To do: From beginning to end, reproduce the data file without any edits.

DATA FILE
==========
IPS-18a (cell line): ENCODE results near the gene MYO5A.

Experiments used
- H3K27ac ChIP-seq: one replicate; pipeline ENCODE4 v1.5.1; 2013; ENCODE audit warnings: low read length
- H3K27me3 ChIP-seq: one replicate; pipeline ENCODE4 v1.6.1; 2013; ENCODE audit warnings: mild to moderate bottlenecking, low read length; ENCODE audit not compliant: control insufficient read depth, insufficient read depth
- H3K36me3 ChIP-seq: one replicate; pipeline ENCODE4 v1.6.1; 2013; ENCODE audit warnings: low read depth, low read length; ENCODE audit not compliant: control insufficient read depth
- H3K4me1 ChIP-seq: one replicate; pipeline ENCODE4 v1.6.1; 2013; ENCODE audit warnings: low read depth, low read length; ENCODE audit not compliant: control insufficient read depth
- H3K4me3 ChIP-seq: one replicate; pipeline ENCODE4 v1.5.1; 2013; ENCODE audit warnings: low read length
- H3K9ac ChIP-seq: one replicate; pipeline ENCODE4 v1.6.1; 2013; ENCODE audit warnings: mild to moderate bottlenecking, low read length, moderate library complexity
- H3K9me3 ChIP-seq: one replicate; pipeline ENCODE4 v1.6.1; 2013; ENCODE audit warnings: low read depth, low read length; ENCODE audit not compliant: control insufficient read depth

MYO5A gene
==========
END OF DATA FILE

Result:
IPS-18a (cell line): ENCODE results near the gene MYO5A.

Experiments used
- H3K27ac ChIP-seq: one replicate; pipeline ENCODE4 v1.5.1; 2013; ENCODE audit warnings: low read length
- H3K27me3 ChIP-seq: one replicate; pipeline ENCODE4 v1.6.1; 2013; ENCODE audit warnings: mild to moderate bottlenecking, low read length; ENCODE audit not compliant: control insufficient read depth, insufficient read depth
- H3K36me3 ChIP-seq: one replicate; pipeline ENCODE4 v1.6.1; 2013; ENCODE audit warnings: low read depth, low read length; ENCODE audit not compliant: control insufficient read depth
- H3K4me1 ChIP-seq: one replicate; pipeline ENCODE4 v1.6.1; 2013; ENCODE audit warnings: low read depth, low read length; ENCODE audit not compliant: control insufficient read depth
- H3K4me3 ChIP-seq: one replicate; pipeline ENCODE4 v1.5.1; 2013; ENCODE audit warnings: low read length
- H3K9ac ChIP-seq: one replicate; pipeline ENCODE4 v1.6.1; 2013; ENCODE audit warnings: mild to moderate bottlenecking, low read length, moderate library complexity
- H3K9me3 ChIP-seq: one replicate; pipeline ENCODE4 v1.6.1; 2013; ENCODE audit warnings: low read depth, low read length; ENCODE audit not compliant: control insufficient read depth

MYO5A gene